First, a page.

ST. PETERSBURG — After spending the past 115 days climbing back to .500, the Rays needed only 21 hours to throw away their shot at a winning record.
Second baseman Logan Forsythe's error put the Yankees into scoring position, and Derek Jeter's two-strike single brought home the final run in the Rays' 3-2 loss Saturday at a sold-out Tropicana Field.
"It's kind of a tough day when that kind of stuff happens, you know?" reliever Jake McGee said after his first loss of the year.
The result was tough for the Rays to digest. A day after crawling back from 18 under .500 to even their record for the first time since April, they dropped to 61-62. They did so with uncharacteristic outings from two usually steady figures that helped spoil a strong home debut by starter Drew Smyly.
Smyly showed a crisp cutter in his second straight seven-inning outing. His only trouble came in the second, when he gave up his lone walk (on two outs) to Chase Headley. Smyly liked his pitch to Martin Prado — an elevated fastball — but Prado crushed it for a 370-foot home run.
"I'm shocked he was able to hit it that far," said Smyly, who allowed only three hits after that.
The Rays scored one in the sixth and another in the seventh but missed plenty of other opportunities. They struck out 12 times, left seven on base and finished 1-for-9 with runners in scoring position, notably stranding Desmond Jennings on second after his leadoff double in the first.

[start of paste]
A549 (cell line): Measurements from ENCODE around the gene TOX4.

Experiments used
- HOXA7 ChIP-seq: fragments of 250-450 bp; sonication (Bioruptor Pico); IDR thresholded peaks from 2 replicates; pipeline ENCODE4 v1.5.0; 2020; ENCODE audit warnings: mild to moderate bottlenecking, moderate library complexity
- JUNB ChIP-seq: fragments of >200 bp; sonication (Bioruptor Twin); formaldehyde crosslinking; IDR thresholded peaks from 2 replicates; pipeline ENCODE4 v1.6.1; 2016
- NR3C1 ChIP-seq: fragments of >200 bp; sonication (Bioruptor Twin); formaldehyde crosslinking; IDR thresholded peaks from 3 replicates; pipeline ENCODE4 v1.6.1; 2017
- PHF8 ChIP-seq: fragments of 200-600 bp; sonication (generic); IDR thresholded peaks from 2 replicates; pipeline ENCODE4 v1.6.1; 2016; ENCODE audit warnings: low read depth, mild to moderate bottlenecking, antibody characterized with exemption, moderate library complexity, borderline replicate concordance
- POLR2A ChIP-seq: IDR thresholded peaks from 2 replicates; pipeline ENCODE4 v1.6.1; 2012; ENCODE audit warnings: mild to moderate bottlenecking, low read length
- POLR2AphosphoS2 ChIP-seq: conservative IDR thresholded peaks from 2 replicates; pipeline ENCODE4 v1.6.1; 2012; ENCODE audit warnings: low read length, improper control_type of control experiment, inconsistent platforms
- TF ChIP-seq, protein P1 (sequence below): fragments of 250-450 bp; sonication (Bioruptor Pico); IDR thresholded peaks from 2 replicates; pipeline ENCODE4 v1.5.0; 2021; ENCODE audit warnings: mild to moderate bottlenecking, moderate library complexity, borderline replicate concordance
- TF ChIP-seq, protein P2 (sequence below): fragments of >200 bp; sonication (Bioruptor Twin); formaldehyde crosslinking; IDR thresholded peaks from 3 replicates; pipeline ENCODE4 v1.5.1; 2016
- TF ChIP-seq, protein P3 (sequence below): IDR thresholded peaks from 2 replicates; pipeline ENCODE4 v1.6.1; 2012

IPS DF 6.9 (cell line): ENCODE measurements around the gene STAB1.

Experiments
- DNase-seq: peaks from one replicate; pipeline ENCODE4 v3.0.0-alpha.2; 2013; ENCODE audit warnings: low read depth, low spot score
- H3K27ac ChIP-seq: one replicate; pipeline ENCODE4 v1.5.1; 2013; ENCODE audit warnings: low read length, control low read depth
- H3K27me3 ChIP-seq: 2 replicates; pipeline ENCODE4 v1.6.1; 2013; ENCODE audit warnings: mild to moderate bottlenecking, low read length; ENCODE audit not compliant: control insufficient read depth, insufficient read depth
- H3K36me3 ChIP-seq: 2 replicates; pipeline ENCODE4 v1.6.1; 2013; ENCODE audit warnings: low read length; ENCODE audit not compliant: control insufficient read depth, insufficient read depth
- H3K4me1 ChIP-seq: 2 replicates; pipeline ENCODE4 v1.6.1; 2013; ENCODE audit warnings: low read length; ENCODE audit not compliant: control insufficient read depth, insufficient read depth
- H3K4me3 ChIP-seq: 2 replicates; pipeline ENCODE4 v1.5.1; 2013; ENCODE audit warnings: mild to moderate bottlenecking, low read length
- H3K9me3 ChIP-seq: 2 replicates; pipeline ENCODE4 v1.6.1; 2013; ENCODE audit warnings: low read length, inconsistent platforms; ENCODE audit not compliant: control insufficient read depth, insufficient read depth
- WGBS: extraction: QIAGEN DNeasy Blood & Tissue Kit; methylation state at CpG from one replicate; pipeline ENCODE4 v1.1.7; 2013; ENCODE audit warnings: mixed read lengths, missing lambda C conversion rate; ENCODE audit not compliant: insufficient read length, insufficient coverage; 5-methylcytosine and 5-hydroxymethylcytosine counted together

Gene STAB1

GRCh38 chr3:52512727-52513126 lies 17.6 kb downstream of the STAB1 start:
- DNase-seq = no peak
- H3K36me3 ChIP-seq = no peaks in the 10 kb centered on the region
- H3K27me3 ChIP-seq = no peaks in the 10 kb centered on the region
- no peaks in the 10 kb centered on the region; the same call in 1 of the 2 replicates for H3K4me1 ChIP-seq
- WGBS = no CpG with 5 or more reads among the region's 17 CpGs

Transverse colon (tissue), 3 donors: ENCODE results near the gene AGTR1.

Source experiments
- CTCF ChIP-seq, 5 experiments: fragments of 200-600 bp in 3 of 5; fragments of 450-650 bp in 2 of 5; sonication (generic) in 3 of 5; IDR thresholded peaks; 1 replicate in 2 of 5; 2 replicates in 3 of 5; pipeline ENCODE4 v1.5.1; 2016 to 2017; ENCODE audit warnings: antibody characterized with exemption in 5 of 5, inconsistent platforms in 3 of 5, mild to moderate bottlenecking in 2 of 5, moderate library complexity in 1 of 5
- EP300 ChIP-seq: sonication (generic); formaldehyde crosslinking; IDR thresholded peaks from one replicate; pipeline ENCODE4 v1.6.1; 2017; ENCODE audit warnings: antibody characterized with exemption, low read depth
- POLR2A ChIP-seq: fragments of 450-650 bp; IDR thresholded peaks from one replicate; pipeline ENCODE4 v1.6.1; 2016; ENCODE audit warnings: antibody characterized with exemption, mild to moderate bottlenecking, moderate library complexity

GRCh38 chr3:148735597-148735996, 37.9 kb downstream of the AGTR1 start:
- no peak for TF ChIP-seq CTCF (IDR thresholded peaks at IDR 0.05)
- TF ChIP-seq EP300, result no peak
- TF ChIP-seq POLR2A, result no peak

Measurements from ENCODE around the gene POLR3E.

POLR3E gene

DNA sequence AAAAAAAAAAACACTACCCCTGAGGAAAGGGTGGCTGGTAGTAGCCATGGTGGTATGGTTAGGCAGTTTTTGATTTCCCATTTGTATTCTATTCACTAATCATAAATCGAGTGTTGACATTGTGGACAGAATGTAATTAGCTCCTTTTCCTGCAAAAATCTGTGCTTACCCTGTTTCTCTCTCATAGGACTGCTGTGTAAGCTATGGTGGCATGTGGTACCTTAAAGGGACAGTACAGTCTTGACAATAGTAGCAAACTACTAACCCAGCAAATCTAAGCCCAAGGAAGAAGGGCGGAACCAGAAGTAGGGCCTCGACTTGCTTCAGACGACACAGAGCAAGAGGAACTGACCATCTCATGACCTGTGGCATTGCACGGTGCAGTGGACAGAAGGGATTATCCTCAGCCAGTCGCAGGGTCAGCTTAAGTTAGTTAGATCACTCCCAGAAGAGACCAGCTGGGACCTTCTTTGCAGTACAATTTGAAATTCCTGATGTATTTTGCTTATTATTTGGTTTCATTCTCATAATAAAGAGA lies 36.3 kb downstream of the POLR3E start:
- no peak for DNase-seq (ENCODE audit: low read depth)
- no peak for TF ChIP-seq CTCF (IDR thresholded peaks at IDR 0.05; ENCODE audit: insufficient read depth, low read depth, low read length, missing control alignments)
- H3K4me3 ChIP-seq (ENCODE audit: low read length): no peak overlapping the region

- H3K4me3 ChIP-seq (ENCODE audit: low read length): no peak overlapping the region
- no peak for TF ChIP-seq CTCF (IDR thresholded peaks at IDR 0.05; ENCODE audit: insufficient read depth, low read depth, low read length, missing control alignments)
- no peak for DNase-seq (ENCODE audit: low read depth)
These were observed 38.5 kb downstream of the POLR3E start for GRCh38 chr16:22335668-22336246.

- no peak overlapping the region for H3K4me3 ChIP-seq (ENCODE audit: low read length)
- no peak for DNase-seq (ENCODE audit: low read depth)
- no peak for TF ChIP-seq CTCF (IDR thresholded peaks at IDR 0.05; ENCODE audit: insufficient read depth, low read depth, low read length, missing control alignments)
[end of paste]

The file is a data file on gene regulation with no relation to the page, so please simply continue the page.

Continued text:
"That was one that kind of hurt a little bit," manager Joe Maddon said.
But it wasn't as painful as what happened in the ninth.
Brett Gardner battled back from 0-and-2 to a full count then sent McGee's eighth pitch back to the mound. The chopper nicked McGee's glove and bounced to Forsythe at second.
With the speedy Gardner sprinting to first, Forsythe thought he had to rush the throw. He didn't set his feet and sailed the ball to the dugout. Instead of a bang-bang play at the bag, the result was officially ruled a single and a throwing error that sent Gardner to second, although Maddon considered it only an error.
"I just think I tried to get rid of it too quick," Forsythe said after his first error since June 10. "In that situation, you just have to stay within yourself. I got away from that, and it cost us."
Jeter is the one who made the Rays pay.
He took McGee's 99 mph fastball for a single past a diving Forsythe to bring Gardner home — and draw an enormous roar from many of the 31,042 fans. It was the first run McGee had allowed since July 25.
"I always like being in those situations," Jeter said.
But the Rays didn't like the situation he left them with: a losing record, again.
Contact Matt Baker at firstname.lastname@example.org. Follow @MBakerTBTimes.